The mad, mathematical, musical, magical, and thoroughly Carrollian Raymond Smullyan died on February 6th at the age of 97. Renowned for his logic puzzles, lightning wit, many books, magic tricks, and brilliant improvisations at the piano, Smullyan will be particularly remembered by Carrollians for his 1982 book Alice in Puzzle-Land: A Carrollian Tale for Children Under Eighty and his droll lecture on Carrollian Logic at our fall 2012 gathering in New York, not to mention his magic tricks at dinner that night. As we prepare an appropriate “In Memoriam” column for the Knight Letter, you can read more about this most remarkable individual in Wikipedia or his obituary in The New York Times. Or see the 2001 documentary This Film Needs No Title: A Portrait of Raymond Smullyan .
“Why should I worry about dying? It’s not going to happen in my lifetime!” – R. Smullyan
The Main Library (Civic Center) of the San Francisco Public Library celebrates Alice this month. It begins with an exhibit at the sixth-floor Skylight Gallery, The Illustrated Alice: The Imagining of Wonderland, which runs Tuesday, January 10 through Saturday, April 1. Its Annual Holiday Lecture takes place on Thursday, January 26, at 6 p.m. in the Koret Auditorium, to wit, Mark Burstein’s “What IS It about Alice?” illustrated talk. All is tied to the Spring meeting of our fine Society, which also takes place at the Koret, 10 a.m. to 5 p.m. on Saturday, April 1. All events are free and open to the public.
Illustration by Adriana Peliano.
David Elliot has done it again! The multi-award-winning New Zealand writer and illustrator who produced an amazing version of The Snark in 2006 has written and lavishly illustrated Snark: Being a true history of the expedition that discovered the Snark and the Jabberwock … and its tragic aftermath, published by Otago University Press. Based around the discovery and purchase of an old box that contained an expedition diary kept by the Boots, it describes the events of the voyage, including the surprising discovery of the Jabberwock! Both poems are fully illustrated herein as well. A most handsome production, a fine tale, and a delight for all Carrollians! Jacketed hardback, full color, 250 x 285 mm (9.8 x 11.2 inches), 208 pages, ISBN 978 1 877578 94 6. Highly recommended! Order directly from the distributors here (same price as Amazon).
Gerald Barry’s Alice’s Adventures Under Ground, a co-commission with the Royal Opera, where the piece was presented on November 28 at the Barbican with much the same cast, had its premiere on November 22 at the Walt Disney Concert Hall with the Los Angeles Philharmonic, under the baton of Thomas Adès. Described as “completely bonkers” by The Daily Telegraph and “the craziest opera yet” in a review in the L. A. Times, the 50-minute piece by a composer referred to by the staid New Yorker as “an exuberant anarchist who traffics in polystylistic delirium,” the piece seems to have captured the mad spirit of the original, and garnered wildly positive reviews. Here’s hoping it makes it to CD, DVD, or, better, other performances. The LA Phil had this to say about it. You can hear an interview and excerpts here.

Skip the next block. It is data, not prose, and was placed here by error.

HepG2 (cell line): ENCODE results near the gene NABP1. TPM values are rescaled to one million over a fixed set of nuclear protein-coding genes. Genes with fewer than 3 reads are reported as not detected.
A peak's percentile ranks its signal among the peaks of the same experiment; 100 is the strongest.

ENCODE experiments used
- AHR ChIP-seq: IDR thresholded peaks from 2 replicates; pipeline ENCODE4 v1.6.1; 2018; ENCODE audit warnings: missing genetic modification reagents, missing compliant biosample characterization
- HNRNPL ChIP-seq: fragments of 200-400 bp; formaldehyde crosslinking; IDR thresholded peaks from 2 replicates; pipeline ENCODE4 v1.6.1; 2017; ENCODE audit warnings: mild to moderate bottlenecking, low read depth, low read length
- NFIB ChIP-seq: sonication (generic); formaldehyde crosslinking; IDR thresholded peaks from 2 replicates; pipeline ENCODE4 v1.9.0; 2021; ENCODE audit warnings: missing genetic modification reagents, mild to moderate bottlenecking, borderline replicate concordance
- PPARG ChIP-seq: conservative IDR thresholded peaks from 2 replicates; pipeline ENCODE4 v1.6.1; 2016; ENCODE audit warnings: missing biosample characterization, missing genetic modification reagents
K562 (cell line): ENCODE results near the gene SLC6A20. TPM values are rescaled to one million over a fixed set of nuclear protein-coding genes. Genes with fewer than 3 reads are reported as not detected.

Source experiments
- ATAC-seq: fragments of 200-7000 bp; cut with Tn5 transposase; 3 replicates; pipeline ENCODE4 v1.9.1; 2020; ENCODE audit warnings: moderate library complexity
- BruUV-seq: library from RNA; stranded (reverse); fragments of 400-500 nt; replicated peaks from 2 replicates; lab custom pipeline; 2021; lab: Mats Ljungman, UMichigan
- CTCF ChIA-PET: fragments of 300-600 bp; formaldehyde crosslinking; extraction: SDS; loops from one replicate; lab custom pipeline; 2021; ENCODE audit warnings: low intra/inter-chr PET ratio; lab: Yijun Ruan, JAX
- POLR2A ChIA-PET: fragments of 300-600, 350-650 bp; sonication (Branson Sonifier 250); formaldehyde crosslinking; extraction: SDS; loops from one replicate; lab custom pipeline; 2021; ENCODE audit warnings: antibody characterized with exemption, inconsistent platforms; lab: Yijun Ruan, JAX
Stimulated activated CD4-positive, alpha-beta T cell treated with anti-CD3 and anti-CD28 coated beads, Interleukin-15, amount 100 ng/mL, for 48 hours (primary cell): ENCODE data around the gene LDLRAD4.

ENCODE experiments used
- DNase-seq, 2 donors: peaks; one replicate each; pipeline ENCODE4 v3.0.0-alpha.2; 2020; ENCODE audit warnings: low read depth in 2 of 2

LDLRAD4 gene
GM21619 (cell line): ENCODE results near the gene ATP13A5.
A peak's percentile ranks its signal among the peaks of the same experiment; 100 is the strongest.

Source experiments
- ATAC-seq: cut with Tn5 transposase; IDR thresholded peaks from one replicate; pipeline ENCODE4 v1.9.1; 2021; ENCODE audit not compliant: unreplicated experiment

Was Lewis Carroll’s hand-drawn manuscript of Through the Looking-Glass destroyed, or did it just go underground for almost 150 years? Looking-Glass House: The Lost Manuscript of Through the Looking-Glass imagines the rough draft of Carroll’s 1871 sequel to Alice’s Adventures in Wonderland in Carroll’s own meticulous handwriting and features more than thirty pen-and-ink illustrations that look astonishingly similar to Carroll’s own charming drawings from Alice’s Adventures under Ground. See how Carroll might have imagined the chess kings and queens, the Jabberwock, and the Tweedle twins before Tenniel drew them!
Lovingly “re-“created by Daniel Rover Singer, illustrated by Jonathan David Dixon, designed by Andrew Ogus, with editorial oversight by Mark Burstein, this is a must-have! Order from Amazon here.
We are very sad to learn that the extraordinary artist David Delamare passed away peacefully of natural causes on September 19th at the age of 64. His magical vision of Wonderland is preserved in a spectacular edition published by his wife, Wendy Ice, which will be available next month. Please read her lovely tribute to him on Kickstarter.
(LCSNA members receive a permanent 10% discount on gifts, books, and prints on his site by using customer code LCSNA.)
Torrid, the “plus-size” offshoot of teen-fashion merchandizer Hot Topic, has a fragrance called “Curiouser and Curiouser” (“with notes of rose, amber, pink peony, cedarwood, and honey”). You can get it in a bottle or spray. It seems to be related to Hot Topic’s line of similarly named goods: locket, t-shirts, throw, bag, and hairbrush.
Okay, it came out in 2014, but we just found out about it (thanks, Adriana!): Marks & Spencer’s Christmas ad that’s a mashup of Oz and Wonderland, not to mention Hansel and Gretel, Little Red Riding Hood, and a magic carpet ride. Warning: a pretty girl (Rosie Huntington-Whitely) is occasionally seen in lingerie, and Helena Bonham-Carter has a cameo. This almost makes up for the cat video posted yesterday.
I didn’t think it was possible to sink lower than Disney’s Alice Through the Looking Glass, but apparently it is. The Disney IRL folks have re-created the tea-party scene from that abhorrent film … using cats. For you who like that sort of thing, click here. For the rest of us, kill me now.
The Madison Theatre Guild will be presenting an original dark, musical take on Alice by Dan Myers and Meghan Rose on October 27 – November 5th. An article about its genesis can be found here.